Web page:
dcsimg

RCN house style for print and web

  

haemorrhage, haemorrhaging

half

the girl is six and a half; the six and a half-year-old girl. A half-eaten hospital meal. Half a dozen nurses

handbook, handout

no hyphens

hanged, hung

the patient was found hanged; the sheet was hung out to dry

harass, harassment

hay fever

HAI

health care-associated infection, not hospital-acquired infection. Spell out at first mention

headlines

where possible, make active rather than passive – “RCN updates guidance on nutrition” rather than “Nutrition guidance updated”. Avoid exclamation marks in headings. Strive to make headings and sub-headings engaging so they entice the reader to read on

[RCN] headquarters

acceptable shorthand for 20 Cavendish Square but use with caution in the context of Scotland, Wales and Northern Ireland, where readers might justifiably assume you mean Edinburgh, Cardiff or Belfast

health care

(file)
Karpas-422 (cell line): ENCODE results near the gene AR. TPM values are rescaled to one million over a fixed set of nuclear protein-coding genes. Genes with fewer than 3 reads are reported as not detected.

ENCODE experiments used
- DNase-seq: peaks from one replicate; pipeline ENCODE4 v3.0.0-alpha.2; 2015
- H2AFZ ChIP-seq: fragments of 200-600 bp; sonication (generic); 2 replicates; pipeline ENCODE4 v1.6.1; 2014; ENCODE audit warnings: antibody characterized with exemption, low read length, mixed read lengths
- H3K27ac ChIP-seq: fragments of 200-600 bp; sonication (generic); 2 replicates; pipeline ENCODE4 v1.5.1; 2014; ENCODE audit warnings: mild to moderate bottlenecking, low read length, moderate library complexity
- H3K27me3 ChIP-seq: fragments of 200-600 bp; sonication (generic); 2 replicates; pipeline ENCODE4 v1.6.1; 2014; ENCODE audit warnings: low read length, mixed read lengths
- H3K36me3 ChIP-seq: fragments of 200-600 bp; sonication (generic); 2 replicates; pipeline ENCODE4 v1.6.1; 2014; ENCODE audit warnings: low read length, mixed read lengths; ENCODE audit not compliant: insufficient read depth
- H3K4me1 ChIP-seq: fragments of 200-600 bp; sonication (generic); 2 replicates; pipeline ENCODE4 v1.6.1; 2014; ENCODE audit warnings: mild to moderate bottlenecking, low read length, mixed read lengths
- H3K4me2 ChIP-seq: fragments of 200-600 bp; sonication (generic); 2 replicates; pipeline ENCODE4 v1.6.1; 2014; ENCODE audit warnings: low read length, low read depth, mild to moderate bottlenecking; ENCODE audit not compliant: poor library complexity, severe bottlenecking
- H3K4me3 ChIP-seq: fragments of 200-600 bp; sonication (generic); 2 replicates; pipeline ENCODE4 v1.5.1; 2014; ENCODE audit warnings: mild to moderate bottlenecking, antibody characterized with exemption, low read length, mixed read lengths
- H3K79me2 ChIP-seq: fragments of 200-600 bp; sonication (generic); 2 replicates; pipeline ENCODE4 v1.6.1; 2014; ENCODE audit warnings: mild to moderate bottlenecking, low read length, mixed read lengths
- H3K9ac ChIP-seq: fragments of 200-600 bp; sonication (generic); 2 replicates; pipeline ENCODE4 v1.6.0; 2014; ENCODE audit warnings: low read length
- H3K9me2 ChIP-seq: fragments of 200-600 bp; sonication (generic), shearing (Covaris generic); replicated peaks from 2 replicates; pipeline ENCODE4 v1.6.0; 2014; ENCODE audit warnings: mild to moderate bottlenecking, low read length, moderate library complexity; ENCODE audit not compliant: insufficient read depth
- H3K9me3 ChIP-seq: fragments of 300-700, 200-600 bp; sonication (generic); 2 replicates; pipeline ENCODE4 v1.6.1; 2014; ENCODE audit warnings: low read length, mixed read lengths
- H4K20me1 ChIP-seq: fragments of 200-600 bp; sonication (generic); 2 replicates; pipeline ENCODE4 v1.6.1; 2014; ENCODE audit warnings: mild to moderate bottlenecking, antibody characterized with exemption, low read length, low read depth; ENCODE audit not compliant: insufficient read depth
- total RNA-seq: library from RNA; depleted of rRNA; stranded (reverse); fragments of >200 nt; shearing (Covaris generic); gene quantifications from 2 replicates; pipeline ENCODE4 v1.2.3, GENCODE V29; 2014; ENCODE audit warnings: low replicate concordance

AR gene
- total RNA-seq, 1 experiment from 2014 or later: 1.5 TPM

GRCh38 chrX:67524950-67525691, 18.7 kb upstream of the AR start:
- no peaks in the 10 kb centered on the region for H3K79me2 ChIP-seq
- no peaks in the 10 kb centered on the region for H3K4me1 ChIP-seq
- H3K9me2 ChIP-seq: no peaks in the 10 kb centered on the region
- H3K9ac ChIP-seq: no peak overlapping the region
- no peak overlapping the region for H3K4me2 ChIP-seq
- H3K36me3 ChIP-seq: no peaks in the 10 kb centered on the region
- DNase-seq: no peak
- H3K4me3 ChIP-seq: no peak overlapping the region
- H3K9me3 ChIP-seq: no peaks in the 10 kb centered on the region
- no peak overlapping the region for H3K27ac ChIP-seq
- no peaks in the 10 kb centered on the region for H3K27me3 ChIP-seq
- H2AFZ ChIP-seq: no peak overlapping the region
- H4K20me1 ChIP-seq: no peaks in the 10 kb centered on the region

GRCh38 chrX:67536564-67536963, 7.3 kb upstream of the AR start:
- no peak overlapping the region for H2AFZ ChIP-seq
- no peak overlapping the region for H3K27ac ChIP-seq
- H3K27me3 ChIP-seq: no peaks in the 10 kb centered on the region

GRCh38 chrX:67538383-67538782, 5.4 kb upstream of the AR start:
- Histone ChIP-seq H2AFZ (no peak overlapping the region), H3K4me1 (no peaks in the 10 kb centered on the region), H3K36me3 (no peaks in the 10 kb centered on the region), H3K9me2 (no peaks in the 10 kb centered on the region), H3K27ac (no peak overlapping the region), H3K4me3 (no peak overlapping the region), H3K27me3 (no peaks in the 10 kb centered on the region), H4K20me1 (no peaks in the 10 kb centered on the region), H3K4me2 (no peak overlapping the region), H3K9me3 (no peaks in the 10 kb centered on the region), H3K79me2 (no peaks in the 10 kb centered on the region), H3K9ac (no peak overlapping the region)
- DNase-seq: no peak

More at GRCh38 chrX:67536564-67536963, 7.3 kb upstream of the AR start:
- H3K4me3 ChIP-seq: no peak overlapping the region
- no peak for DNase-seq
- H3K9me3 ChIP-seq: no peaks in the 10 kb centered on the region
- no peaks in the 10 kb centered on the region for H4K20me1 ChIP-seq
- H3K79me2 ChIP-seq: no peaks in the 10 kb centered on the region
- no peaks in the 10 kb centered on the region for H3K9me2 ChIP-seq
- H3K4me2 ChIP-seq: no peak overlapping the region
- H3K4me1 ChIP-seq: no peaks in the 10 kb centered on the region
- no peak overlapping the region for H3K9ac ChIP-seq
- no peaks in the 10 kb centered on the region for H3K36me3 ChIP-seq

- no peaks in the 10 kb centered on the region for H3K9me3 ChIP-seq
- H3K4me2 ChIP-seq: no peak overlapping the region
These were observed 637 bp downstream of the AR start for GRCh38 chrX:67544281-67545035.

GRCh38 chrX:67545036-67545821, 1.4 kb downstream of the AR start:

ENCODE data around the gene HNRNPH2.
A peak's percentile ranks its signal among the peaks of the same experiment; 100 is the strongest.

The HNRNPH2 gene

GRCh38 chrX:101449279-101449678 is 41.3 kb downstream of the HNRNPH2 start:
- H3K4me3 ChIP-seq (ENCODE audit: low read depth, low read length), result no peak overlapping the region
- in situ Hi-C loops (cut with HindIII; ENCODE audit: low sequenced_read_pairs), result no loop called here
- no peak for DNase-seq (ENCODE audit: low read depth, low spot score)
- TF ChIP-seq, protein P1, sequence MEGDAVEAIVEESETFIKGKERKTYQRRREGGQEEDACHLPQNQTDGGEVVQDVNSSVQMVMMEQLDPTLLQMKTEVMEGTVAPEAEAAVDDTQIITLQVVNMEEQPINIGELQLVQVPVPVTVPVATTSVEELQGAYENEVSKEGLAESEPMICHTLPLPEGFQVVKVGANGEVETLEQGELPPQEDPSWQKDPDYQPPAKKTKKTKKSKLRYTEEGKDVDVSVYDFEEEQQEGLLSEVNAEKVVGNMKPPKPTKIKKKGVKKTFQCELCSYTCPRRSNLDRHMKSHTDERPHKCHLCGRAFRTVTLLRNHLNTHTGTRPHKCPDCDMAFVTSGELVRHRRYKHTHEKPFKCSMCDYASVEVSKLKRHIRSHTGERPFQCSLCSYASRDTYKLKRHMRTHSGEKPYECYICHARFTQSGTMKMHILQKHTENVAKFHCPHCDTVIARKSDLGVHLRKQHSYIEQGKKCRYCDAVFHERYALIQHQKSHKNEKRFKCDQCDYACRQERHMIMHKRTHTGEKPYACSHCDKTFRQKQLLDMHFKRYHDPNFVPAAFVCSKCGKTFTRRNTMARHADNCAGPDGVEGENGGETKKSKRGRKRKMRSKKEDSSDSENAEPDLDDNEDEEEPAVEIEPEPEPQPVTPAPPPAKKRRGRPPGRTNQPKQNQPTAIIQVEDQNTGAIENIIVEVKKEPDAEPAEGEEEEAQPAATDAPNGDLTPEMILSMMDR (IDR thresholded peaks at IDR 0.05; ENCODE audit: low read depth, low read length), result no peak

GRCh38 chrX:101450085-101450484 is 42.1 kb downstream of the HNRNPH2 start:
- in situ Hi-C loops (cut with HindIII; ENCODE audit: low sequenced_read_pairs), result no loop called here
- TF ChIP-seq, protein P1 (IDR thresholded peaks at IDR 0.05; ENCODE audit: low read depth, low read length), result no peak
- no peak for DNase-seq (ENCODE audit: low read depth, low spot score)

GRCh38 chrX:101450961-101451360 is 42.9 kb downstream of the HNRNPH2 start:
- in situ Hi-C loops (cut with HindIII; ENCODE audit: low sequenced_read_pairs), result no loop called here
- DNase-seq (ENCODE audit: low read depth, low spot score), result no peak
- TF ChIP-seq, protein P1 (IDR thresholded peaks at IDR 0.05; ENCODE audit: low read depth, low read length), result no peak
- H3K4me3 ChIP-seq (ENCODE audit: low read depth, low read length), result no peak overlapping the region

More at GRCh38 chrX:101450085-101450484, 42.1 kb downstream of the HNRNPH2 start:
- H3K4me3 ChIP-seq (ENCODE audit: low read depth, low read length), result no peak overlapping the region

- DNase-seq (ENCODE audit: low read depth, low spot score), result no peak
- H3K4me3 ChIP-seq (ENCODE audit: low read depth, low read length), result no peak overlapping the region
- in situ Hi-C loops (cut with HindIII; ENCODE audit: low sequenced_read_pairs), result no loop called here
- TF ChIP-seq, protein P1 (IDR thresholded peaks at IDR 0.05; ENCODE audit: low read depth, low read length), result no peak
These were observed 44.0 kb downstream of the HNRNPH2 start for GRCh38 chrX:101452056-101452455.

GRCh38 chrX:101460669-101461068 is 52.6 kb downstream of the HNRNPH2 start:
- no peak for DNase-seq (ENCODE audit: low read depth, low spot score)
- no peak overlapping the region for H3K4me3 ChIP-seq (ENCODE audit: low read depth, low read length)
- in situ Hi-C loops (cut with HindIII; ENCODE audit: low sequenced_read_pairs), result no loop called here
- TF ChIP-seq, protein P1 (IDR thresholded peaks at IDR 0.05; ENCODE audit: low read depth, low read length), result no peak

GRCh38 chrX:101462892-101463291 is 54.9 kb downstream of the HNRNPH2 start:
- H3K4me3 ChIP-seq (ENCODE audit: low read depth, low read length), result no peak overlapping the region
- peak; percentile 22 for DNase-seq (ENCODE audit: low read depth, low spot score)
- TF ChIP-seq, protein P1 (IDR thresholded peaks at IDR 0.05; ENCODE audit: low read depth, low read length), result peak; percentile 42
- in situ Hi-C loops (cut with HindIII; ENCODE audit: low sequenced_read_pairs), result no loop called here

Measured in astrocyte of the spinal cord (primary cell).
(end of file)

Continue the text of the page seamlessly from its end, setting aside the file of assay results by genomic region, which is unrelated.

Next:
not healthcare

health care assistant

but abbreviate to HCA. Also beware of local variations such as health care support worker

height

in metres; for example, 1.68 metres (see also metric system)

helpline

hiccup

not hiccough

high court

lower case

Hindi

language

Hindu

religion

hi-tech

not high-tech

HIV

no need to spell out. “An HIV-positive man”, but “The man is HIV positive” (no hyphen)

homepage

of a website. One word

hospitals

cap up proper names – for example, Derby District General Hospital, but the district general hospital in Derby

humanity, humankind

not man, mankind

Huntingdon’s disease

formerly Huntingdon’s chorea

hyperthermia, hypothermia

hot; cold

hyphens

There is a trend towards less use of hyphens and turning two words into one (chatroom; thinktank) but hyphens do help clarify potential ambiguities – for example, black-cab drivers. Will a hyphen help convey the sense you want? Be consistent throughout your text. Hyphens are used:

  • to avoid ambiguity. For example: four year-old children (four children aged one)
  • to separate identical letters, as in co-operate
  • when nouns are formed from prepositional verbs – build-up or shake-up
  • with short compound adjectives, such as three-year pay deal; second-year nursing student.

Note that hyphens do not have spaces either side – while dashes do